Late this afternoon The House voted 224 to 206 on legislation to ban discrimination on the basis of sexual orientation or gender identity, an expansive effort that has spurred fierce opposition among conservatives over religious freedom and set off a new round of partisan fighting in Congress. The measure, known as the Equality Act, marks a major plank of what Democrats term their equality agenda, following earlier laws treating attacks against gay people as hate crimes and allowing gay people to serve openly in the military. The Equality Act would amend the landmark Civil Rights Act of 1964, which bars discrimination based on race, religion, sex and other characteristics, to include sexual orientation and gender identity.
At a press conference after the vote, House Speaker Nancy Pelosi said “It is needed because there is discrimination against people in the LGBTQ community. It breaks my heart that it is necessary.” The White House supports the legislation but its fate in the Senate is uncertain. Senate Majority Leader Chuck Schumer (D., N.Y.) on Thursday declined to say when he would schedule the measure for a vote.
In a press conference with the Capitol as a backdrop and later on the House floor, Republicans in the House Freedom Caucus denounced the legislation, saying that it would discriminate against certain adoption agencies that don’t allow adoptions by same-sex parents, undermine women’s sports, and block healthcare providers from declining to perform abortions on the basis of their religious beliefs. Democrats say that arguments about protecting religious freedom are a fig leaf that provide cover to damaging practices.
Maryland’s Representative Jamie Raskin said on the floor “Every scoundrel in American history has tried to dress up his or her opposition to other people’s civil rights in religious garb.” New Yorks representative Sean Patrick Maloney added on the floor “Their real argument, the only honest argument, is that they believe LGBT people are morally inferior and that firing us should be permitted.” Republicans have criticized a provision of the act that would bar the use of the Religious Freedom Restoration Act of 1993 as a defense against discrimination claims. The Equality Act now faces a filibuster in the Senate. The historic fight continues.
Pennsylvania State Representative Malcolm Kenyatta has announced his candidacy for the U.S. Senate. The 2020 Out100 honoree made the announcement Thursday to Joy Reid on The ReidOut on MSNBC. Kenyatta said “There nothing is written on a tablet somewhere that says America has to succeed. You know, America succeeds because every generation steps up to protect and expand the promise of America.” The two-term state representative is running to fill the senate seat currently held by Republican Pat Toomey, who announced he won’t seek reelection when his term expires in 2022. Kenyatta will be running against John Fetterman, who is currently the state’s lieutenant governor and John McGuigan, both Democrats. Kenyatta is considered a rising star in the Democrat party. He was one of the history-making queer party members asked to speak at the virtual DNC last year, and he didn’t come alone. While he took that opportunity to honor the “doctors nurses and home health care aides in Philadelphia” on the front lines fighting the global pandemic, he also famously brought along his fiancé, University of Pennsylvania professor Matthew Miller.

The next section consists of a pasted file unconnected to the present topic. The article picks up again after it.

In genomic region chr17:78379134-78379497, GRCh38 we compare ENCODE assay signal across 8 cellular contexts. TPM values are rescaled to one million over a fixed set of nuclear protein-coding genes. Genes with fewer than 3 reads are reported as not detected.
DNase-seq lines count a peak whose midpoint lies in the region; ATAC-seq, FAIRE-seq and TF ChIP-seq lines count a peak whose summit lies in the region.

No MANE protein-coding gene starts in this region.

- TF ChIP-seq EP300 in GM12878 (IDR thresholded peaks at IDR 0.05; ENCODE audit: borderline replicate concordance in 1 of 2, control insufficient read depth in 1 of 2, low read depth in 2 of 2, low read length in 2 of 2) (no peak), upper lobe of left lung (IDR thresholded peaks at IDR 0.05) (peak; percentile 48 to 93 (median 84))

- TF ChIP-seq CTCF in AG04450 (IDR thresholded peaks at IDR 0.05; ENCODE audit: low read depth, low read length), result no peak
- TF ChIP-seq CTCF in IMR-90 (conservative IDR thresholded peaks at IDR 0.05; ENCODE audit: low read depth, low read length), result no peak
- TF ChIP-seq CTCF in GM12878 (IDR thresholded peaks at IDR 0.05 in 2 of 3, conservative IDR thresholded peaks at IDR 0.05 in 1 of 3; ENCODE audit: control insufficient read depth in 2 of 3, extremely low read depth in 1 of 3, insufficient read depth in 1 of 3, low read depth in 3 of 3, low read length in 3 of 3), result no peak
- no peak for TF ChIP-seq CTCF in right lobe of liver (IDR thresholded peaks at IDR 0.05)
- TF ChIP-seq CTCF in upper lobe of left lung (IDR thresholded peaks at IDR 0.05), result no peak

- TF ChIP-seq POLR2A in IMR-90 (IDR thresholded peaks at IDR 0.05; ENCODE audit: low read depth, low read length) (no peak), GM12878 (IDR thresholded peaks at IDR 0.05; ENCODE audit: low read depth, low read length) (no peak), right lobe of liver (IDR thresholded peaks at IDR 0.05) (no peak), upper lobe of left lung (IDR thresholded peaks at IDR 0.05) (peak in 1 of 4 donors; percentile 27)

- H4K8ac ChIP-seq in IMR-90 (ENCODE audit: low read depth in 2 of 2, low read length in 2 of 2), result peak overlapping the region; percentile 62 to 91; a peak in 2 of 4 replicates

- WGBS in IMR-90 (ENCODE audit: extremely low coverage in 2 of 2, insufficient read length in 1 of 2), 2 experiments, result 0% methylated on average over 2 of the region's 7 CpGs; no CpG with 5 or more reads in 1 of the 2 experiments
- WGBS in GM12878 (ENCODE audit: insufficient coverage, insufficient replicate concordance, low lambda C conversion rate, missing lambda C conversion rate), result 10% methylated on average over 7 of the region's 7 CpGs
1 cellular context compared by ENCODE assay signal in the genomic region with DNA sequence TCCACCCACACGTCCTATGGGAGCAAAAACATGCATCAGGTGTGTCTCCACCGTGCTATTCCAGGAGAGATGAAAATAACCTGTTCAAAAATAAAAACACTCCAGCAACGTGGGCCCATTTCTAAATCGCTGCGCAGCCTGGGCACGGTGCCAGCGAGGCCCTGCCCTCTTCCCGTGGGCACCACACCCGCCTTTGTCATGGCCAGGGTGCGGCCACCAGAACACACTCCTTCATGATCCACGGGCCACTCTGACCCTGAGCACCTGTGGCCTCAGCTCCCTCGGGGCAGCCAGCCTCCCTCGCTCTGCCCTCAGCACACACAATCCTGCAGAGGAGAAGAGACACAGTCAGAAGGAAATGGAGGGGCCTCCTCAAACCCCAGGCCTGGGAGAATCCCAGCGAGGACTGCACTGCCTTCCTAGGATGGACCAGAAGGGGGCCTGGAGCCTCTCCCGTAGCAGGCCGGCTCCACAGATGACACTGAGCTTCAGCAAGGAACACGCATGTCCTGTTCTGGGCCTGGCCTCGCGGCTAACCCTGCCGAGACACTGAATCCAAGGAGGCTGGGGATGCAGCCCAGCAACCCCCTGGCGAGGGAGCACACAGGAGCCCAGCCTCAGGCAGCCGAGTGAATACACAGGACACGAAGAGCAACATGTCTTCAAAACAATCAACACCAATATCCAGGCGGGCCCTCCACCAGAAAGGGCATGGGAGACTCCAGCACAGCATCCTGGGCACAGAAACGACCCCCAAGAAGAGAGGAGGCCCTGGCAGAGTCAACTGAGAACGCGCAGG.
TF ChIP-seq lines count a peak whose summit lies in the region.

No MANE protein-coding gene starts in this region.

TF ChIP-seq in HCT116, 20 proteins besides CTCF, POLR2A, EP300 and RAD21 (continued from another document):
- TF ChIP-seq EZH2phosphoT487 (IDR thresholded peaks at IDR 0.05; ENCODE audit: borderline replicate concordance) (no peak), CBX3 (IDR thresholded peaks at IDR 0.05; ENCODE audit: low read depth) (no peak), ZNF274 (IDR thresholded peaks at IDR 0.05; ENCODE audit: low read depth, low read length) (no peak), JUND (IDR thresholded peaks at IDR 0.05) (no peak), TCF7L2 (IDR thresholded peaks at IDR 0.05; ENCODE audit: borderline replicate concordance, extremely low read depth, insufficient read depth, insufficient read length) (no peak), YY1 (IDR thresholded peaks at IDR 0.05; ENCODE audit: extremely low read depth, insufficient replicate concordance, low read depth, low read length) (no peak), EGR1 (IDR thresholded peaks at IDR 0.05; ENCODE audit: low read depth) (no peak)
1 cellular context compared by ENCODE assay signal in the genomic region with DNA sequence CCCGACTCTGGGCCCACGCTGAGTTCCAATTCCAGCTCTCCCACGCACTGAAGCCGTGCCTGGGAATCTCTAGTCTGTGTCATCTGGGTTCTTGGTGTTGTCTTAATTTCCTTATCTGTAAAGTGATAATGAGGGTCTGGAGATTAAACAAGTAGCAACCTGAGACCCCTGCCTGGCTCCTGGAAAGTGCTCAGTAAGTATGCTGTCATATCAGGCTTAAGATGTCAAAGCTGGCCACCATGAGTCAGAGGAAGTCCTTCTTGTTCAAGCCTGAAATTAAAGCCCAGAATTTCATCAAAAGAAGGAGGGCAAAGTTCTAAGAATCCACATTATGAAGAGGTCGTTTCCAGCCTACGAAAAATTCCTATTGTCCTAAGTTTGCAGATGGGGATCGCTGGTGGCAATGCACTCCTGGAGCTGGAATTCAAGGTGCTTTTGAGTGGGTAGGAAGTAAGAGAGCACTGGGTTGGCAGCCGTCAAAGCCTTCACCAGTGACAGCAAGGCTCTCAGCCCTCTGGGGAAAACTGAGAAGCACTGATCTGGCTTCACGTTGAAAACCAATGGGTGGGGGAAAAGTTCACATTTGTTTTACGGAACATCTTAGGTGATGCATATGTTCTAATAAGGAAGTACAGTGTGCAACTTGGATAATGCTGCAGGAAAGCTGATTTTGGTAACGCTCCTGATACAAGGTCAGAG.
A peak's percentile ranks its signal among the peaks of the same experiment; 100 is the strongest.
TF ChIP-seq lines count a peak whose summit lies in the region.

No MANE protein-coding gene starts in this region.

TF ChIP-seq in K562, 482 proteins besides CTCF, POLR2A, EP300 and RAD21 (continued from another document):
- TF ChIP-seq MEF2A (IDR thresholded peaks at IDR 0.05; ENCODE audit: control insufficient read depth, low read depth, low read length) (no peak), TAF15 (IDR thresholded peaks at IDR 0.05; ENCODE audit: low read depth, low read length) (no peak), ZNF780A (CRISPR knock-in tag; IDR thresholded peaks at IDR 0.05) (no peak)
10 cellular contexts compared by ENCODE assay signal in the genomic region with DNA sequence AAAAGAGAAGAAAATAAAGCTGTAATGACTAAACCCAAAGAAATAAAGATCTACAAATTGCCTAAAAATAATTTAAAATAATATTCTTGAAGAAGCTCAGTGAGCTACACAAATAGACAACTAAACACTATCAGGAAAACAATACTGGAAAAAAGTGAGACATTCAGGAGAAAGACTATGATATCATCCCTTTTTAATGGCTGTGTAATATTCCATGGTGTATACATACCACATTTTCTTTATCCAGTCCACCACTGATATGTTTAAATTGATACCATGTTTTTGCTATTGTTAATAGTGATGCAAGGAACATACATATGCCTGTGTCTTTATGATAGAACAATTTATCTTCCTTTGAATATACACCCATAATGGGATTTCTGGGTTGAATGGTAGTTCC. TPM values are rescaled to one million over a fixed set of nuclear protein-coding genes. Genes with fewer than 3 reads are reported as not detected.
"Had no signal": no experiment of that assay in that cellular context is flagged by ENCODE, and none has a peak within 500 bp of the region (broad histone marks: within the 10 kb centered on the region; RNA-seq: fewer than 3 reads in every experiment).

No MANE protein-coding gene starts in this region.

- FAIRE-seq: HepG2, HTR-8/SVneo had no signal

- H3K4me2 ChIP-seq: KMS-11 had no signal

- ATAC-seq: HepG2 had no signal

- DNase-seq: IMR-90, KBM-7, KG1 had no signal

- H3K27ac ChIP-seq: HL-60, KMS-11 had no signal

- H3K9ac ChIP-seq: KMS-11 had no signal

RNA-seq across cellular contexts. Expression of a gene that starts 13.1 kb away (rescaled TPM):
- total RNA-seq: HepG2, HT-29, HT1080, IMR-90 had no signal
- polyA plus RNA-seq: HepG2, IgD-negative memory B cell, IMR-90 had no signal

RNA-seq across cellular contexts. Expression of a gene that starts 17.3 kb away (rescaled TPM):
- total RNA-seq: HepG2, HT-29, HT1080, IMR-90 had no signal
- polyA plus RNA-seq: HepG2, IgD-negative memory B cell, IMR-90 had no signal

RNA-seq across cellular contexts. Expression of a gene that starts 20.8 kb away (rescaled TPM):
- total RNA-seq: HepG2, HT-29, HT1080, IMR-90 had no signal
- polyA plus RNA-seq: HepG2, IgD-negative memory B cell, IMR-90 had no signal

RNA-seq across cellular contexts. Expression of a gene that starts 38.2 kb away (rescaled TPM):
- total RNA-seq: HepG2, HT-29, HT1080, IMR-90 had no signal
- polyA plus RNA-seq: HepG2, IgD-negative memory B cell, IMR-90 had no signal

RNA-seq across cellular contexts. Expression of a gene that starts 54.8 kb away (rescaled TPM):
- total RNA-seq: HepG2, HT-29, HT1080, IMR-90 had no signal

At first, advocates wondered if it wasn’t a mistake. South Dakota’s Senate Bill 124 aimed to give churches leeway to operate during the pandemic, but it contained four lines that, in advocates’ generous reading, were vague, too broad, or perhaps just poorly written. In another interpretation, those same lines were a revival of language used to discriminate against LGBTQ+ people.
If passed, SB 124 would allow churches to hold indoor services despite COVID-19 restrictions. The bill states that the government would not be able to “substantially burden a person’s exercise of religion” without “compelling government interest.” That language echoed the Religious Freedom and Restoration Act, also known as RFRA, a federal law passed 27 years ago. The law, once intended to protect minority religions and Indigenous people, has since been copied by state legislatures and used to discriminate against LGBTQ+ people and people trying to access reproductive health care, advocates said. Vivian Topping, Director of Advocacy and Civic Engagement at the Equality Federation, a coalition of state level LGBTQ rights organizations said “I don’t believe in accidents during legislative session. There’s always someone behind something somewhere.” There are at least 36 RFRA-type bills that have been filed in state legislatures since January, 25 of them tucked into bills intended to allow churches to operate during the pandemic. The spate of RFRA bills seems to underscore a larger trend: Topping has counted at least 184 anti-LGBTQ+ measures filed in state legislatures this year. That tally, however, does not entirely reflect all of the RFRAs woven into COVID church bills. Topping said “This session is one of the worst that I’ve seen. We’re seeing [anti-LGBTQ+] bills moving faster than we expected them to, we’re seeing them pop-up more.” This will be a key focus of this week’s Equality Act. The fight of Anti-descrimination vs religious freedom.